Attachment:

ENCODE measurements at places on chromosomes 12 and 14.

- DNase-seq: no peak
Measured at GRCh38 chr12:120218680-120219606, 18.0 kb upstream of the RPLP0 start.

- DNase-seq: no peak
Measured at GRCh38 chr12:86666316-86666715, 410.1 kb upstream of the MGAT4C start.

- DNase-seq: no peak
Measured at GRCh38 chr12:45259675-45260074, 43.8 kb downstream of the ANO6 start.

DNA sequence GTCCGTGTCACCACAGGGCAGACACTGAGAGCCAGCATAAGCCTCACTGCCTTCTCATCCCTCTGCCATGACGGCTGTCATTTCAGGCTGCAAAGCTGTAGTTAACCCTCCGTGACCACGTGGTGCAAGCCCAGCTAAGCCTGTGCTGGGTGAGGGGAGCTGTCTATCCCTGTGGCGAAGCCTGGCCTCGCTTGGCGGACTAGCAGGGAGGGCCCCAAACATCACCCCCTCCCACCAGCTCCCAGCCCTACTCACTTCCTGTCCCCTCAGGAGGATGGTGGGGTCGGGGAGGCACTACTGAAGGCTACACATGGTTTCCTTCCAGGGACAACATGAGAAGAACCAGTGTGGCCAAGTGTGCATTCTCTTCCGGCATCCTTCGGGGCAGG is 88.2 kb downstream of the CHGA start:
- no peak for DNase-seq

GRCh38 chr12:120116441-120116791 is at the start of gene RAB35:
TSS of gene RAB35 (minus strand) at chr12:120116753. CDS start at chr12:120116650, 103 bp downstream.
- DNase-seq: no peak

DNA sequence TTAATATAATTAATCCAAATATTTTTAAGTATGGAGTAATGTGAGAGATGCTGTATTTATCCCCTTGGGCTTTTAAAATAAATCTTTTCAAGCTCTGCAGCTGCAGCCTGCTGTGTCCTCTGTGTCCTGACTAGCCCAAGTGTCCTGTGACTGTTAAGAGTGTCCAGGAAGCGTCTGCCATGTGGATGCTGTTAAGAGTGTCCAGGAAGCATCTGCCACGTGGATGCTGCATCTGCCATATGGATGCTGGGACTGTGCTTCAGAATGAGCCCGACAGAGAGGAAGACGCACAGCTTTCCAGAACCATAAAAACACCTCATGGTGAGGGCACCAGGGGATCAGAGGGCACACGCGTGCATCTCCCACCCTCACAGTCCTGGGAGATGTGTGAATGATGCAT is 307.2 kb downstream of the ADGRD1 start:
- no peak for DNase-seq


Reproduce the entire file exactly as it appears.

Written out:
ENCODE measurements at places on chromosomes 12 and 14.

- DNase-seq: no peak
Measured at GRCh38 chr12:120218680-120219606, 18.0 kb upstream of the RPLP0 start.

- DNase-seq: no peak
Measured at GRCh38 chr12:86666316-86666715, 410.1 kb upstream of the MGAT4C start.

- DNase-seq: no peak
Measured at GRCh38 chr12:45259675-45260074, 43.8 kb downstream of the ANO6 start.

DNA sequence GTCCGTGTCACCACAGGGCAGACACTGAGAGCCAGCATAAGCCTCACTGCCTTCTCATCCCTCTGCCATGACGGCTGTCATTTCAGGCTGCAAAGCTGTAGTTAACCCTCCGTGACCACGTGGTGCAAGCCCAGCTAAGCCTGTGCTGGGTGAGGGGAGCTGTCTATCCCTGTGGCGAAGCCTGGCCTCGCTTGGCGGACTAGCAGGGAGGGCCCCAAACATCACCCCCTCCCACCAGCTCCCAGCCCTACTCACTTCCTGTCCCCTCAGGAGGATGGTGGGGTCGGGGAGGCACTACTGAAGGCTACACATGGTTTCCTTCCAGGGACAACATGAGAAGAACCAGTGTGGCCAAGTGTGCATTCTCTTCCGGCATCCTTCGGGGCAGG is 88.2 kb downstream of the CHGA start:
- no peak for DNase-seq

GRCh38 chr12:120116441-120116791 is at the start of gene RAB35:
TSS of gene RAB35 (minus strand) at chr12:120116753. CDS start at chr12:120116650, 103 bp downstream.
- DNase-seq: no peak

DNA sequence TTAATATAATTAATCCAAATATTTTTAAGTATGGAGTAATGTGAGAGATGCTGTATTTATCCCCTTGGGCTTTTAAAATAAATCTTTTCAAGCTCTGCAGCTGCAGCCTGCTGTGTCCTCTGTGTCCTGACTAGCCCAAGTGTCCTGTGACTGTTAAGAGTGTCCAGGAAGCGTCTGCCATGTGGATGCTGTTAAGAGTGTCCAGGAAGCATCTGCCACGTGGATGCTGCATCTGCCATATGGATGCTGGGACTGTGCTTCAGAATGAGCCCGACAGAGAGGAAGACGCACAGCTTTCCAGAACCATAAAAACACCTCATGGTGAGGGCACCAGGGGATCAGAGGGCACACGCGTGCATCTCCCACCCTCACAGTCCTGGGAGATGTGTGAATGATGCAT is 307.2 kb downstream of the ADGRD1 start:
- no peak for DNase-seq